Equality or Discrimination Assignment

Equality or Discrimination Assignment Words: 873

Equality or Discrimination? There have long been prejudice and discrimination against different races, especially people of African origin. But there have always been those who are courageous, fearless, and willing to do anything necessary to fulfill their dreams, such as Martin Luther King, Jr. , Nelson Mandela, Malcolm X, and Mahatma Gandhi. Today I am here to talk about Martin Luther King and his dream for an equal world. I want to show that despite some progress over the past five decades, African Americans have not yet achieved full parity with white U. S. citizens. Martin Luther King, Jr. was born on January 15, 1929 in Atlanta, Georgia. His father and grandfather were both Baptist ministers. Dr. King was always an intelligent man and even as a little boy he questioned racism. He graduated from high school when he was 15 years old and then went on to get a Ph. D. in Philosophy. He later became a pastor in the Baptist church in Alabama. He took part in many bus boycotts and protests, and started to give speeches for which he became well known. Dr. King’s most famous address is “I Have a Dream,” which he delivered at the Lincoln Memorial in Washington, D.

C. , in 1963. In this speech, Dr. King expresses that black people are very close to their goal of racial equality and they cannot give up. He also states that they cannot give less than what they are giving. He offers them hope, lighting a fire in their hearts and promising that even when he was not there they could keep moving forward. Afterwards he speaks of the equality of all human beings, whether white or black. As guaranteed by the Constitution of the United States, everyone should be able to have “life, liberty, and the pursuit of Happiness. Then he presents his dream, that someday everyone will be equal, that all human beings will be judged by the content of their character, not the color of their skin. Unfortunately, today we do not live such a life. We have not fulfilled Dr. King’s dream. There is still significant inequality in this world, not only racial, but also religious, political, gender, and sexual. There is still racism and there is no need to go to the United States to find such discrimination. Right here in Puerto Rico, many people discriminate against Dominicans and other dark-skinned people.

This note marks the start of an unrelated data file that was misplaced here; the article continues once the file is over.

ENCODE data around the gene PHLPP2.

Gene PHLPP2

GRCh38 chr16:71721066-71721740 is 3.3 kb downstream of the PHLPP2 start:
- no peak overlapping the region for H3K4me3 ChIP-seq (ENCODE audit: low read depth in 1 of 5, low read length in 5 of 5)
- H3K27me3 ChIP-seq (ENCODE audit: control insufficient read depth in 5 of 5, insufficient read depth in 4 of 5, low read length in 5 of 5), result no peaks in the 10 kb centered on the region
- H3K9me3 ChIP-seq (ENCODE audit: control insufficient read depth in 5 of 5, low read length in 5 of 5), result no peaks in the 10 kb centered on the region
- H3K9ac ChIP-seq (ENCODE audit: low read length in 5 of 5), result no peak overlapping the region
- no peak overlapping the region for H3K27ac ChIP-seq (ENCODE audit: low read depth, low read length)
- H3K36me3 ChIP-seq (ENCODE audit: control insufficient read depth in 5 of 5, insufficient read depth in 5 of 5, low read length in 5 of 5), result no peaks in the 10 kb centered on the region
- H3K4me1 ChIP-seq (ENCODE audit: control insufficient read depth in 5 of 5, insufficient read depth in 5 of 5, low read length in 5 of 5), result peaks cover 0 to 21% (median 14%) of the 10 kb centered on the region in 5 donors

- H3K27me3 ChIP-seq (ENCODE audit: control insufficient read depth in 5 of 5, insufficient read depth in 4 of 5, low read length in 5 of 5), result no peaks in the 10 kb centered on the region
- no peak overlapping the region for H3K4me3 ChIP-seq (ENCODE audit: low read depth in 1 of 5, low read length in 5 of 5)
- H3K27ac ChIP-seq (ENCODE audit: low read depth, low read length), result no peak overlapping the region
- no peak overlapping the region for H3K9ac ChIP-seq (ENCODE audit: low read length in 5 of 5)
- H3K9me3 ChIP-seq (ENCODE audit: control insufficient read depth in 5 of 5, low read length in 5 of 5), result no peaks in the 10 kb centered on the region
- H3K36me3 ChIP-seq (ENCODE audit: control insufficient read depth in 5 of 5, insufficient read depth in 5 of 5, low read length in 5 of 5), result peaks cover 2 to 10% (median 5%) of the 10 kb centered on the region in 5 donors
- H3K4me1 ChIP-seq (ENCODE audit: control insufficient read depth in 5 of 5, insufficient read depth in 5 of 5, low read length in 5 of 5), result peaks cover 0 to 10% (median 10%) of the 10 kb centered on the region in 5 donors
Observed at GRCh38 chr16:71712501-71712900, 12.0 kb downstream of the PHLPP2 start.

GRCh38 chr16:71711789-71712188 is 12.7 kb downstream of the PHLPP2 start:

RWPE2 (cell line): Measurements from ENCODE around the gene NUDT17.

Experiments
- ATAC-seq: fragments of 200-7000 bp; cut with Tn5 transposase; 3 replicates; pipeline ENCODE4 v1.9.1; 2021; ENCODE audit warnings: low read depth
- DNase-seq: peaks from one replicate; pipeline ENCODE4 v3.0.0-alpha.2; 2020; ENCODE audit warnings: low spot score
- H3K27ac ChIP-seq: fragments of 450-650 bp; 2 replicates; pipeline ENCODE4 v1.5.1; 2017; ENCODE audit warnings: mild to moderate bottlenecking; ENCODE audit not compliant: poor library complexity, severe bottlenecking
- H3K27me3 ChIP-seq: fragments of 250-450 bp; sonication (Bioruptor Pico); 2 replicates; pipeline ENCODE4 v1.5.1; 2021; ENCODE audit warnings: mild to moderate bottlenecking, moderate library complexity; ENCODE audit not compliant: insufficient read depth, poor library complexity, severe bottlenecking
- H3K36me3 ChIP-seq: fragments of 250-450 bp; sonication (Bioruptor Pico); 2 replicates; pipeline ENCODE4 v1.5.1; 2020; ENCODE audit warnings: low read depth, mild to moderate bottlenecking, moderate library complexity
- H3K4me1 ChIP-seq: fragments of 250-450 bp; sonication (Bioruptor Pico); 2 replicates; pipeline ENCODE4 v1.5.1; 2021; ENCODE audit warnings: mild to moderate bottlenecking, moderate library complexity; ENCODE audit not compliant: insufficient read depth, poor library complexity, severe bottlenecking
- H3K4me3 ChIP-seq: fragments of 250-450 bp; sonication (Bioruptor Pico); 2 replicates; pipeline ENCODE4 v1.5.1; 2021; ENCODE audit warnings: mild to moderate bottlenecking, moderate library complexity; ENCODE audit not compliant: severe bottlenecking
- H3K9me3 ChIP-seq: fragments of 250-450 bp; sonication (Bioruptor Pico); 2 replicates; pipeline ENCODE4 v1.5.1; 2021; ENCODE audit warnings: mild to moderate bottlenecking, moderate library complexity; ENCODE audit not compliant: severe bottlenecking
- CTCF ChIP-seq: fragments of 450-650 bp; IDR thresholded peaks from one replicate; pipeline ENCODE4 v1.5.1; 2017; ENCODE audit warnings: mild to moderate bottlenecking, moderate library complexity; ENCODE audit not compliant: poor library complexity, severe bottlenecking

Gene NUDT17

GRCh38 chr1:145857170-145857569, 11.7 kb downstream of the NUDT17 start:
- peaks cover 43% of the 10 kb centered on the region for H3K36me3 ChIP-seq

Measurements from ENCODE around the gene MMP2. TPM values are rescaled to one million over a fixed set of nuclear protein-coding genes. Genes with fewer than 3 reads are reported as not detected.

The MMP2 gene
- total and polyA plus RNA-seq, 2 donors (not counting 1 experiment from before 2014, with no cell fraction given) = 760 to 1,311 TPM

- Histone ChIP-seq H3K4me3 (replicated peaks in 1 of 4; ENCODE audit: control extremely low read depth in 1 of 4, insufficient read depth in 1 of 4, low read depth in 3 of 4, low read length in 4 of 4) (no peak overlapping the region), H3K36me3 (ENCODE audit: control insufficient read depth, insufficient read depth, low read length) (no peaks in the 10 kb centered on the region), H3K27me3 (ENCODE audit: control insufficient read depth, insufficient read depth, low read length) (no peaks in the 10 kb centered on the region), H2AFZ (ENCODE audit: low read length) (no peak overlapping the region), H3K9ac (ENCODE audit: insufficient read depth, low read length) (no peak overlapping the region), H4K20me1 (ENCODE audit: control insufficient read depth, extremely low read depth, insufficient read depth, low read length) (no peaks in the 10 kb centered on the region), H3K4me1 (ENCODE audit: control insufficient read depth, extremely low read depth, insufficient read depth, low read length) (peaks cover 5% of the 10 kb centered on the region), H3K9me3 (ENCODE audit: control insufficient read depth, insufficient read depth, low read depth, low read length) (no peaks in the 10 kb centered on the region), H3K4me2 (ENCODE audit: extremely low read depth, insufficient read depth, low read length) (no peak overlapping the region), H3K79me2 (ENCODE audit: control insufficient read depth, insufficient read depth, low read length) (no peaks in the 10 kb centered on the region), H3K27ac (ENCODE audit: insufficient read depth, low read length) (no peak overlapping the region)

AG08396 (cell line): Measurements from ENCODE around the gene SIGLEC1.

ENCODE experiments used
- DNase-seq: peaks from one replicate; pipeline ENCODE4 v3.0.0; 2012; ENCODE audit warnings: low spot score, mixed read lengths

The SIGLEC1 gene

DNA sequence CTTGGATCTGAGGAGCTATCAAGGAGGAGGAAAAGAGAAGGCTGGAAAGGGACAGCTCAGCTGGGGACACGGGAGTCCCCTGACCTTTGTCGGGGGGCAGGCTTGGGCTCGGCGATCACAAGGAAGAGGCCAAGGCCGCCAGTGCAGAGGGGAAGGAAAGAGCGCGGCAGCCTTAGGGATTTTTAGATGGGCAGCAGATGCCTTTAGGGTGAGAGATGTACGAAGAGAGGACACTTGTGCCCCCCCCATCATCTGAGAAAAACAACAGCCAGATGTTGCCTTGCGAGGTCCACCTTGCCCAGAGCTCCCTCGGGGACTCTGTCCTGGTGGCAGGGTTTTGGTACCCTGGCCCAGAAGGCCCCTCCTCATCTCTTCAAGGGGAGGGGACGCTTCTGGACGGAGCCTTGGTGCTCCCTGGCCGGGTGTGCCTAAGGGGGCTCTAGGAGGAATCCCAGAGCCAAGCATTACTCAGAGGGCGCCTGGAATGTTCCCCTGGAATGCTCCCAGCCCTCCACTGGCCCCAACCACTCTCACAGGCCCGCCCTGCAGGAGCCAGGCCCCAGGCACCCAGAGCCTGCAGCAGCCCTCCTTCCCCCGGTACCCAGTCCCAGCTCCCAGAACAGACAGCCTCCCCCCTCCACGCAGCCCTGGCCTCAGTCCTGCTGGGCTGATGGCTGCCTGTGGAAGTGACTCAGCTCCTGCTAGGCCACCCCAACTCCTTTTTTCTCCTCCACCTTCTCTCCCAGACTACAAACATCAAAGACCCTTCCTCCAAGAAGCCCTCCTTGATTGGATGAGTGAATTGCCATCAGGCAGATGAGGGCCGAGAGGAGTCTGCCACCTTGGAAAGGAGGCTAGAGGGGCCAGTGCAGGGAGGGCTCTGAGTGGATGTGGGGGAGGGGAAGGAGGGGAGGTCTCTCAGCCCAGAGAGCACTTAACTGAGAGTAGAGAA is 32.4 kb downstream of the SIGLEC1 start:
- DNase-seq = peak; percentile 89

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This is shown in many ethnic jokes, slurs, insults, and the common belief that “we” are smarter and more civilized than Dominicans. Now back to the main question, is Martin Luther King’s dream being lived? There have certainly been many advances like the abolition of the Jim Crow laws in the 1960s. Such anti-black laws created “equal, but separate” public spaces, such as schools, parks, accommodations, and transportation facilities, and prevented blacks from exercising their right to vote.

For example, blacks and whites could not eat in the same establishments, could not drink water from the same fountains, could not go the same bathrooms, and could not seat in the same part of buses. Since the mid-1960s, black and white people have increasingly integrated in schools, jobs, and sports. In 1955, the U. S. Supreme Court declared that segregation of public schools was unconstitutional. As a result, blacks were able to attend better schools and universities. More than one third of African Americans are now professionals and managers.

Also, many black athletes have crossed the color line in college and professional teams in baseball, basketball, and football. According to traditional white supremacists, the mixture between races was going to destroy America. But substantial racial integration has happened and nothing was destroyed except the ideas of racists. However, many things have not changed. School integration has increased very little since the 1960s. Many African Americans continue to live in ghettoes. Blacks are three times more likely than whites to be poor. Police brutality affects blacks more frequently than whites.

Blacks receive longer sentences than whites for the same crimes. Young African Americans are seven times more likely to be in jail than whites. Stereotypes about blacks’ way of talking and dressing are widely promoted by the media. Interracial marriage is still rare. Blacks are not well represented in many sports such as hockey, tennis, golf, and swimming. Finally, a black president has never been elected in the United States, even though Barack Obama now seems like a strong candidate. In short, racial discrimination still prevails over equality in the United States. Dr.

King’s dream of a country free of racial differences in housing, education, wealth, and justice has not been achieved. Instead, there has been minor progress toward his goal. American society remains deeply divided by color. How can we move forward if we do not stop spreading racial jokes? How can racial integration proceed if we continue to live in segregated neighborhoods and study in separate schools? How can we allow blacks and whites to lead separate but unequal lives? Why do we still judge Senator Obama by the color of his skin and not the content of his character, like Martin Luther King said? And when are we going to stop all of this?

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Equality or Discrimination Assignment. (2021, Aug 07). Retrieved January 19, 2022, from https://anyassignment.com/sociology/equality-or-discrimination-assignment-50842/